News - January 29, 2009


Wageningen is the most international university in the Netherlands. Around one third of the students come from abroad and there are about a hundred different nationalities walking round the campus. But the internationalization process leaves a lot to be desired, say critical students. Too many activities are still conducted in Dutch, and by no means all the societies are international. Above all, Wageningen doesn’t ‘celebrate’ its diversity enough.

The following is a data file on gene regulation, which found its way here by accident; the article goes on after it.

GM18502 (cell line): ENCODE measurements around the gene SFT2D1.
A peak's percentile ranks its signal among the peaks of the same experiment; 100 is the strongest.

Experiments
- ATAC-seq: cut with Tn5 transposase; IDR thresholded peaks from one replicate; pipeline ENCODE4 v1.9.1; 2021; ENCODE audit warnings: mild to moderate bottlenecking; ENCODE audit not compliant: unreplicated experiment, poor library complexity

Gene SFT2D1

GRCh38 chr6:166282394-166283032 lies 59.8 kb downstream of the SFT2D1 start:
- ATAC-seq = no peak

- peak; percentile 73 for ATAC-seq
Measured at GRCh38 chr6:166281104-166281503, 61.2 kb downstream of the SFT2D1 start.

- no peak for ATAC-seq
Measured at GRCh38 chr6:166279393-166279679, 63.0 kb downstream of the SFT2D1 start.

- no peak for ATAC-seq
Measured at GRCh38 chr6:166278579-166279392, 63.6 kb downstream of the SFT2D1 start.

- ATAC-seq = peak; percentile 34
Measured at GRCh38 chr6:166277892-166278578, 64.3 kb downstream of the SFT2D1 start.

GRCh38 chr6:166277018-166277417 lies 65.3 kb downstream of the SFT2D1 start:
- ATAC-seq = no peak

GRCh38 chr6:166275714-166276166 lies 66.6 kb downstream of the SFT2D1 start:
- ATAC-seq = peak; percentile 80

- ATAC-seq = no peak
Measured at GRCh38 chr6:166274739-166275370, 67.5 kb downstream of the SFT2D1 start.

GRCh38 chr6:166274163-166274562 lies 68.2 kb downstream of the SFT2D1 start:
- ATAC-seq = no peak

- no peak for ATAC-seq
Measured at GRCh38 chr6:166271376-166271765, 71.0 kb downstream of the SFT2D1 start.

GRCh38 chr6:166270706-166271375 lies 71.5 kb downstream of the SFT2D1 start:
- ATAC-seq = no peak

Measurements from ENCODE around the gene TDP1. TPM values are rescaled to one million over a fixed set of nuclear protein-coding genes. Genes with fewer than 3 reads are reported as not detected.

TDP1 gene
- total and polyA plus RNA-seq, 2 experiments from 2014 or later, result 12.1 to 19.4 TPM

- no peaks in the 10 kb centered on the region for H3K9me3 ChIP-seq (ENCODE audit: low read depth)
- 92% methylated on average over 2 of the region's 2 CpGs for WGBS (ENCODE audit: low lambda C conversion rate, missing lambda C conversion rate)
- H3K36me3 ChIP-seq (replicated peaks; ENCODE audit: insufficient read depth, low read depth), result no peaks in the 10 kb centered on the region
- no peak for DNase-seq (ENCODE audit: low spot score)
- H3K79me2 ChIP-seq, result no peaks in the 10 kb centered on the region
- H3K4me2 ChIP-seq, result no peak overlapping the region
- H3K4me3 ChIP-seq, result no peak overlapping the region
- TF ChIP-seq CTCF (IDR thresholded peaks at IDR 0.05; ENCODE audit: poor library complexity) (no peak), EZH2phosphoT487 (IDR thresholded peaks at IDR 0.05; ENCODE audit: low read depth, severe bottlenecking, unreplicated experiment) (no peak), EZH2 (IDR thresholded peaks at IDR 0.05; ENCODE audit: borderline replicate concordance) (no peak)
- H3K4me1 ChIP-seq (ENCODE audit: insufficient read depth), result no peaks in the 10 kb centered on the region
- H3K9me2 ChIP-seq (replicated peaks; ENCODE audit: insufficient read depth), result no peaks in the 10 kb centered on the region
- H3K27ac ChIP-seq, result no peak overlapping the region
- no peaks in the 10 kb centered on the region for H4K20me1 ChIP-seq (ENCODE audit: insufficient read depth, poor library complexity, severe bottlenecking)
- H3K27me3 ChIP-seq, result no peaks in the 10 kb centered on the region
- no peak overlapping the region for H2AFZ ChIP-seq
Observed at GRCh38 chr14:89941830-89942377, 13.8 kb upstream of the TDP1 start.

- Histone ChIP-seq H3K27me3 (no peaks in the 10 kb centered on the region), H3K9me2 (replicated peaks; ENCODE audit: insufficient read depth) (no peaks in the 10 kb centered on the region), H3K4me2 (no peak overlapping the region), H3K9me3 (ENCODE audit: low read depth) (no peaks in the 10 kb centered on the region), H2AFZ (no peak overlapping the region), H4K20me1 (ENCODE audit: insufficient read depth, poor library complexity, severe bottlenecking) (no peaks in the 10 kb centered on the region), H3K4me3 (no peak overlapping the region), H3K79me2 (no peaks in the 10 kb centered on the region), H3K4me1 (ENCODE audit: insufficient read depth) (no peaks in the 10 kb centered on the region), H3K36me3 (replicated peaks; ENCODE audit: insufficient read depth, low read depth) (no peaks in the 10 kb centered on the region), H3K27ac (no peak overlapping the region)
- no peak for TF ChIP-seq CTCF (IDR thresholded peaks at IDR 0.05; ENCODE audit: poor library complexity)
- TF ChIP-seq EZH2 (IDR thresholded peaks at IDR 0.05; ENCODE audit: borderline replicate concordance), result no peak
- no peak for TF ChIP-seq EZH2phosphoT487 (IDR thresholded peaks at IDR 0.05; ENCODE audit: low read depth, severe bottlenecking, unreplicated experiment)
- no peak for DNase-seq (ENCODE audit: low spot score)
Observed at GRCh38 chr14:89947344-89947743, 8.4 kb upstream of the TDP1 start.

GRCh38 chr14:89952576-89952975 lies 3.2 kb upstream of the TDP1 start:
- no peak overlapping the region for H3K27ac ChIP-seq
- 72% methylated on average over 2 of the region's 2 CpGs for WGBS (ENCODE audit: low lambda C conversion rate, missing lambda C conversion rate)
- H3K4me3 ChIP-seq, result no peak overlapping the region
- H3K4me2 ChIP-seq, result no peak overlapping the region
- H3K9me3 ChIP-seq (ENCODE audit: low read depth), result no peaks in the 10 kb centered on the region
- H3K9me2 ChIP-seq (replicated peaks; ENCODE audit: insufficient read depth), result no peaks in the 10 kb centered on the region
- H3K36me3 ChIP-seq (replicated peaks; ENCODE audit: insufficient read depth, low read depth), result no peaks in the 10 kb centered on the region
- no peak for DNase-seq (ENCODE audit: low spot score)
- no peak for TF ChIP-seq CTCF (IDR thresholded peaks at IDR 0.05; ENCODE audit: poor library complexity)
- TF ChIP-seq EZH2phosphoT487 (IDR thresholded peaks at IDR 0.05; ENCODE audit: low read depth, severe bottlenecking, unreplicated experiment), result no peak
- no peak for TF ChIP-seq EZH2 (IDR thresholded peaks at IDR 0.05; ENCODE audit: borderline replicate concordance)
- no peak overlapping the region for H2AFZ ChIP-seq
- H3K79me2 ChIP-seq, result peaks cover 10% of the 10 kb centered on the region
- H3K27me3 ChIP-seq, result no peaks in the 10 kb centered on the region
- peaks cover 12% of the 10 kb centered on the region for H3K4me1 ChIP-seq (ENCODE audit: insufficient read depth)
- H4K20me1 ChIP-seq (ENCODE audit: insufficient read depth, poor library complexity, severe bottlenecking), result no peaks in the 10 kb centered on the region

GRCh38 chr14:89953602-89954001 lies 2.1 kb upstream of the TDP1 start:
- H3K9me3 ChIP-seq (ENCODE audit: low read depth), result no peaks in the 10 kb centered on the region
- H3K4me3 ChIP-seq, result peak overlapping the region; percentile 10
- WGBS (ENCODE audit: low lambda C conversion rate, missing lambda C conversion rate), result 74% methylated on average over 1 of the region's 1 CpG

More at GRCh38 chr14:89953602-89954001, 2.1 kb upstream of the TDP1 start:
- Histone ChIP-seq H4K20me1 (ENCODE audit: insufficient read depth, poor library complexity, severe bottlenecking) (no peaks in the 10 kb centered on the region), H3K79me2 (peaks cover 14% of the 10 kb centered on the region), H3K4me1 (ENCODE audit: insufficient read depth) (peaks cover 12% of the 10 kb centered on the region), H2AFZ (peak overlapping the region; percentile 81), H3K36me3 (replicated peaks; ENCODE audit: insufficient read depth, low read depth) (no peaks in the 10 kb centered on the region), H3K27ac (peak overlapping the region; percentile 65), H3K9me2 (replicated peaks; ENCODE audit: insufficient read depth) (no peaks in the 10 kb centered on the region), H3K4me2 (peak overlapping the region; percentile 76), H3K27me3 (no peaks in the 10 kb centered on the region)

Since 2007, Wageningen University has taken part in the International Student Barometer (ISB), a comparative survey of universities. The barometer shows that of the 93 participating universities, including many from Europe and the US, Wageningen is in seventh place for student satisfaction. And of the eleven Dutch universities, Wageningen comes top, scoring particularly high for the quality of its education, internet access, security and sport facilities. But of course there are always a few minus points as well. Some foreign students think the rents for accommodation are too high. Those who are keen to learn Dutch report that the language centre’s courses are always full. And Hongjuan Qu from China says she misses good cheap food. ‘It’s boring eating bread. You should be able to get a good meal on campus, as you can in Chinese universities.’ A French Erasmus student adds: ‘At home I could warm up my lunch in a microwave oven at the university. I can’t do that here.’ PhD student Rashid Kazmi from Pakistan misses the campus of his former university in Brighton, England. ‘It’s got everything: Shops, bars, cafés. There’s not enough to do in Wageningen. But perhaps I just don’t know where to go.’ Dan Li had the same problem. She’s in her third year now, and she found it pretty boring for the first two years. Now she knows her way around and understands the culture a bit better, that’s changed. ‘I go to more parties and I do some sport. At first I though the sports facilities were only for Dutch students.’ DUTCH CLUBS The lack of night life and affordable events in Wageningen is a frequently voiced complaint among foreign students. Wrongly, thinks Edwin Zea Escamilla, a Columbian student who was on the Student Council last year. Before that, he was actively involved in the International Student Organization Wageningen (ISOW), which throws parties and runs courses in English which are free to members. Membership only costs a tenner a year. ‘But often only two or three people come to events. The problem is that people don’t keep informed.’ He thinks few people really read the many posters and flyers on the noticeboards in the Forum. A couple of weeks ago, the university hosted a free New Year dinner for foreign students. Less that one fifth of those invited showed up. It’s up to the students themselves, is Zea Escamilla’s message. ‘Wageningen University gives a lot of support to student organizations and events. What’s more, it was the first to have foreign students on the Student Council, where the official language is English. That shows that the university takes its student population seriously.’ Nevertheless, internationalization hasn’t reached all corners of the university. The traditional student associations tend to be geared to local students. And the same goes for most study associations. Tendayi Nyamagure from Zimbabwe was on the board of Aktief Slip for a year. ‘It was dying out, so a couple of other foreign first years and I got on the board. But as far as I know, it's one of the few English language study associations.’ It was an important experience for Tendayi. ‘When you work together you learn a lot from each other. About food, for example, because board members invite each other for dinner. And about the importance of time management. I have really learned to keep an eye on the time.’ But this year the board of Aktief Slip is an all-Dutch affair. A pity, thinks Nyamugure. ‘International representation gives foreign students the feeling that they belong to the association too. The university promotes internationalization, but does not yet have systems for ensuring it happens. Install a quota system with a maximum number of Dutch students allowed on a board.’ CELEBRATING DIVERSITY Edwin Zea Escamilla goes further than that. For a lot of people, ‘international’ means foreigners, he says. They see a border which shouldn’t be there. It’s a mindset. If you’re a Dutch student, you can still be international. In my view, internationalization is the integration of different nationalities that are working together.’ He thinks this subtle change of mentality can only be brought about through well-targeted policy. ‘You need to define the concept of internationalization and establish targets and methods for achieving it.’ According to Ab Groen, policy director of Education and Research, this kind of integral approach is exactly what the university is developing. ‘We want to create that added value for both Dutch and foreign students. Everything, from recruit¬ment to working methods and all the related services, should be geared to this. Wageningen is ahead of the field, but there’s always room for improvement. The spirit of ‘celebrate diversity’ could be stronger.’ Above all, you want to prevent in-groups forming, says Groen. The ISB revealed that about half the Dutch students in Wageningen feel international. ‘We’ve still got a way to go in that respect’, says Groen. With this in mind, he is also happy with the education plan ‘Towards Flexibility’, which makes it easier for Dutch Bachelor's students to study abroad for a while or do an internship. Groen: ‘I studied in Norway for a while myself. It shows you that things can be done differently to the way you’re used to. Why do the Norwegians take their shoes off whenever they come into a house, for example?’ So thought is being given to internationalization at the university. ‘It is very important to us to know why students come and what their experiences are here,’ explains Delia de Vreeze, who is responsible for international recruitment. The International Student Barometer is a good way of measuring this. The university cannot do much about complaints about public transport or the lack of jobs for students. But it is doing something about other problems, such as dissatisfaction with the language centre and the catering. BREAK DOWN BARRIERS A year ago, the Executive Board set up a special ‘Team Intercultural Dialogue’. Liesbeth van de Linde, who works on educational policy, is on the team. ‘You have an ideal picture in your mind, but the reality is hard to change. Still, there's a lot more going on than just educating international students. There are increasingly far-reaching plans to break down the barriers. A lot has happened already, like the introduction of joint introduction days. That was unthinkable a couple of years ago.’ The team is looking at what needs to happen throughout the institution. ‘It’s quite a list. From the education itself, to reception on arrival, to English-speaking staff and bilingual signposts’, says Van der Linden. Rien Bor, from International recruitment, agrees. ‘We’ve got to go through the whole university with a fine-toothed comb and made sure everything, every signpost and instruction, is either in English or bilingual. The same goes for Resource.’ For his colleague Delia de Vreeze, the largely Dutch-language weekly is a constant source of irritation. ‘It’s a real pity that there is only a selection of the news on the English-language pages. Let foreign students choose for themselves what they want to read.’